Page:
by testimony of unquestionable character, every reason exists why testimony
of an offer for property should not be received." (321)
16. Goldfield Con. v. O.S.A. Co., 38 Nev. 426, 150 P. 313 (1915)
a. Public use: Whether mining is a public use may depend upon "the situation of the state and its possibilities for land cultivation, or the successful prosecution of its mining or other industries." Always strongly inclined to uphold "where it can be fairly done." Factors must be "general, notorious, and acknowledged in the state, and the state courts may be assumed to be exceptionally familiar with them. They are not the subject of judicial investigation as to their existence, but the local courts know and appreciate them. They understand the situation which led to the demand for the enactment of the statute, and they also appreciate the results upon the growth and prosperity of the state...." (437)
b. Public use: "Public use is in every case a matter of local policy." (438)
c. Necessity: The rule in Overman "is sustained by the great weight of authority," i.e., "'(t)he law does not contemplate that an 'absolute necessity' should exist for the identical lands sought to be condemned. The selection of any site for the purposes specified must, necessarily, to some extent, be arbitrary.'" (444)
d. Necessity: Clearly stated in Overman: fact that other lands are also available for the purpose does not negate necessity unless motive is unworthy or malicious. (445) "It is the general rule that, when a corporation seeks to exercise the right of eminent domain, its discretion in the selection of land for its use will not be questioned where it acts in good faith and not capriciously." (446)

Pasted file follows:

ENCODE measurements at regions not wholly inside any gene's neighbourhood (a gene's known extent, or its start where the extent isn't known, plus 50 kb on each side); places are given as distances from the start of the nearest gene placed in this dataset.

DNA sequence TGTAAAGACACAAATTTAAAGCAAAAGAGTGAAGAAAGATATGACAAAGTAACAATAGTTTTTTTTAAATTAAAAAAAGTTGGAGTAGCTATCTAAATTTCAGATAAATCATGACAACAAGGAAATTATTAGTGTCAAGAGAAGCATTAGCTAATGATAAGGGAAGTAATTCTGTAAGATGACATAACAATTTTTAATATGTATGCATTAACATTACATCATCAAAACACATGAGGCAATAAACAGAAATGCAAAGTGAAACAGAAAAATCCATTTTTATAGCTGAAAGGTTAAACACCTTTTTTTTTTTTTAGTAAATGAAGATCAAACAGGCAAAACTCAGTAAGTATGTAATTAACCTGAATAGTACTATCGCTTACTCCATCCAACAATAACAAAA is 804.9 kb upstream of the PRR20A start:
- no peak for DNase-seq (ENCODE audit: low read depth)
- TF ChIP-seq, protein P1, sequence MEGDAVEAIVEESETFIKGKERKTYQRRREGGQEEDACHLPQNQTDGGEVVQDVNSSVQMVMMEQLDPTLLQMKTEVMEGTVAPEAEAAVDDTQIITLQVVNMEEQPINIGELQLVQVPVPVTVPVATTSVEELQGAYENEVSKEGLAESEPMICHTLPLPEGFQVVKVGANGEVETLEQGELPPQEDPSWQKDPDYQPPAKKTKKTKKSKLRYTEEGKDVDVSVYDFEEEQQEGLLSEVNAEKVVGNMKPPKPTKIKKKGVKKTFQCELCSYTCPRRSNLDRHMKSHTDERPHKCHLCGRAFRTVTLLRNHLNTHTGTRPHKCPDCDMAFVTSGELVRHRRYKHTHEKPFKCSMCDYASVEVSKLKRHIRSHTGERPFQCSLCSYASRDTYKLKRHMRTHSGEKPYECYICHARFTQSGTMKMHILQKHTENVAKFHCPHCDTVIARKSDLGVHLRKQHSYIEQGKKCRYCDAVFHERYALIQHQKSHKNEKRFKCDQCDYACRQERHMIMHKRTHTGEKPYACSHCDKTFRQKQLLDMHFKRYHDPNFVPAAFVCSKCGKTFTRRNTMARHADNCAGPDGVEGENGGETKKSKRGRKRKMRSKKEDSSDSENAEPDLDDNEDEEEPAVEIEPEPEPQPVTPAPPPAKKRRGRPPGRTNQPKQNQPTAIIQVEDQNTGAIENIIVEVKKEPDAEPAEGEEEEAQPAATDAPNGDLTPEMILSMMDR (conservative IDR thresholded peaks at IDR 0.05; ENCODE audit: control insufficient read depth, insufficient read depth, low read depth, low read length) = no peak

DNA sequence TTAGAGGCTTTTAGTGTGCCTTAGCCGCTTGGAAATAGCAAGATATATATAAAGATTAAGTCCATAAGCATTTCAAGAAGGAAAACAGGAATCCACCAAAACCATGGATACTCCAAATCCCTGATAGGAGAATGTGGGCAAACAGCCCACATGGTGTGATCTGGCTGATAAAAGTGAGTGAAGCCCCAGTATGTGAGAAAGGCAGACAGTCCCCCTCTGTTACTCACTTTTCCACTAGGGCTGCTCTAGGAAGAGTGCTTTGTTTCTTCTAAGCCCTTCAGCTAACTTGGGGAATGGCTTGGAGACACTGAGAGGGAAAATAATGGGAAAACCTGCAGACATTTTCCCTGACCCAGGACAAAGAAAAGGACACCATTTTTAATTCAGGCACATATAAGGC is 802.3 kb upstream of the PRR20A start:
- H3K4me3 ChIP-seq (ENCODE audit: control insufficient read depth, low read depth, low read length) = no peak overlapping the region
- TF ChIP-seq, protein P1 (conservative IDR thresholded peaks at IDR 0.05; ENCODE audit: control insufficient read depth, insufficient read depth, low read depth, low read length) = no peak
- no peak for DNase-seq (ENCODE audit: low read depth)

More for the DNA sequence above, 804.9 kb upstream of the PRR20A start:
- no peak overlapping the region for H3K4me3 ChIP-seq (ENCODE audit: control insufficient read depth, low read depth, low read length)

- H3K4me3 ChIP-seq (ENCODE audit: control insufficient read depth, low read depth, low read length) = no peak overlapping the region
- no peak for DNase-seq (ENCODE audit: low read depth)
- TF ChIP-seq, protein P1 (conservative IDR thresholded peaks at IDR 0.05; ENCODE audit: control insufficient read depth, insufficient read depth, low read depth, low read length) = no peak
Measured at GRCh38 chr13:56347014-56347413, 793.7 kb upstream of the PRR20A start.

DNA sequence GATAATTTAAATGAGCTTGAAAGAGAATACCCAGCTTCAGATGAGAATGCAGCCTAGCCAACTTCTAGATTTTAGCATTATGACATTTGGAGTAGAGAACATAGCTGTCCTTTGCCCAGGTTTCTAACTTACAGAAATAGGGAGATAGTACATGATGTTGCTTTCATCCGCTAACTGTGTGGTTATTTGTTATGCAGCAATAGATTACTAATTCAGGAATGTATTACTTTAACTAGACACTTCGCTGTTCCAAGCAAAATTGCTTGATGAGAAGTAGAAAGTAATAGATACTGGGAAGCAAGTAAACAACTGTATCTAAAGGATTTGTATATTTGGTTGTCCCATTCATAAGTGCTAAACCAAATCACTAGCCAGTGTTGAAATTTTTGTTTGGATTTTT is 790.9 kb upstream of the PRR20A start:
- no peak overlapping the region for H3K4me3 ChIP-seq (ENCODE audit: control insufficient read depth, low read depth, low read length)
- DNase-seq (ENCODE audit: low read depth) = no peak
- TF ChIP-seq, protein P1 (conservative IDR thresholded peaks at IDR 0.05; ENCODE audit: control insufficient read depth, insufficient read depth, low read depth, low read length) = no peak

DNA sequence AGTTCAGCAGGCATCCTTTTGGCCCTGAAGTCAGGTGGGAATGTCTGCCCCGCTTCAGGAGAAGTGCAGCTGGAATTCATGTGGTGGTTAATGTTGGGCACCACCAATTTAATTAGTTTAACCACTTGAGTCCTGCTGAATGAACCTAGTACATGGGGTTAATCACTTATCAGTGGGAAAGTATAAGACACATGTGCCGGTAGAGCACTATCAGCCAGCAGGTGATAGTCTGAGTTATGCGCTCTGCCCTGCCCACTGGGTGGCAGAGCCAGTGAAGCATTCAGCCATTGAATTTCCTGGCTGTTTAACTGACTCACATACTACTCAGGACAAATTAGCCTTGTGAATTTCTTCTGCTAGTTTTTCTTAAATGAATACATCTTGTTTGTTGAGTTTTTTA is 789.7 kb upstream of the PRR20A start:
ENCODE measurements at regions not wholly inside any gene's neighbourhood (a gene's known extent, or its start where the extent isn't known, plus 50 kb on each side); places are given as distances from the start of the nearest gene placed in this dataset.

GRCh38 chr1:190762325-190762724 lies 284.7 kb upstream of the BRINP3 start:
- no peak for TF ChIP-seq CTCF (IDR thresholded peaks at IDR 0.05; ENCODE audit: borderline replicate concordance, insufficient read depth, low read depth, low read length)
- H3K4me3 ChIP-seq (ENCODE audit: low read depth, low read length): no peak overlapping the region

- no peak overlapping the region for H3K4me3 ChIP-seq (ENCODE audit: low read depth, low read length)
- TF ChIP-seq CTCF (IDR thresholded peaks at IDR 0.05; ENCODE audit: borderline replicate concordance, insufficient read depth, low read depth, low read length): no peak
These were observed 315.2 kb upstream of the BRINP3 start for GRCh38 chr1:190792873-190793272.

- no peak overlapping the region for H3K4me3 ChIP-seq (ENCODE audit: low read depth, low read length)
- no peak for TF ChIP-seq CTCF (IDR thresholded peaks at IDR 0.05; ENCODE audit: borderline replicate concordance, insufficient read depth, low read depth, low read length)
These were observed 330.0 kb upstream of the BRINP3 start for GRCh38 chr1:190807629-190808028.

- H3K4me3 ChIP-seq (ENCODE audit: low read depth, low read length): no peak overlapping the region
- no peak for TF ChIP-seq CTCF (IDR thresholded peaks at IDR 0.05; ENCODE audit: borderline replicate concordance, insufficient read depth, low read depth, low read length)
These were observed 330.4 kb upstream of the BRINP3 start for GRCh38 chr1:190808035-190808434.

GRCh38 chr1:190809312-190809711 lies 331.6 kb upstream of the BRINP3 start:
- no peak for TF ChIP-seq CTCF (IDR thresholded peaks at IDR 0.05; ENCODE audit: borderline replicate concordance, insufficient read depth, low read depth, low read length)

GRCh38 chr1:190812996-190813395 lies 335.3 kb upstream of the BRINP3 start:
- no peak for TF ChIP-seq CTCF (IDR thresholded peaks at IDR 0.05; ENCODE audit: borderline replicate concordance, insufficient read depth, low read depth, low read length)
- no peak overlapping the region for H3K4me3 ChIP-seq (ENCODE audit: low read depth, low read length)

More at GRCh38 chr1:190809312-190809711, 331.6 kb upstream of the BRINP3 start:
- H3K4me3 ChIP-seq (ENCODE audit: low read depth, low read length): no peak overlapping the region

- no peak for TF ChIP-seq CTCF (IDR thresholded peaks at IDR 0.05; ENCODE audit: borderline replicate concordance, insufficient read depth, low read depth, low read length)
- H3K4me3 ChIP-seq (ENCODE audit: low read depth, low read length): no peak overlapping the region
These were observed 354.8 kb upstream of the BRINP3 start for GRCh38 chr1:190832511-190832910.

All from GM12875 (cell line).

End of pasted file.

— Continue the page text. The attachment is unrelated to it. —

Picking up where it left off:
e. Estates in land: The statute states only that a fee simple is "subject to be taken." "Under such statutes, only such an interest as is necessary can be taken." (447)
f. Trespass: The common-law rule that a structure erected by a tortfeasor becomes a part of the land does not apply where the trespasser has the power of eminent domain. (442)
g. Public Use/More necessary: "The evidence
shows that,while the property was located and patented as mining ground,
it was not in fact being worked, and had not been worked for several years.
The mere possibility that the land may some time in the future be used
by appellants for mining purposes will not prevent condemnation." (446)
17. V.L. & S. Co. v. District Court, 42 Nev. 1 (1918)
a. Water: A statute declaring that, subject
to existing rights, the water of all sources of supply belongs to the public,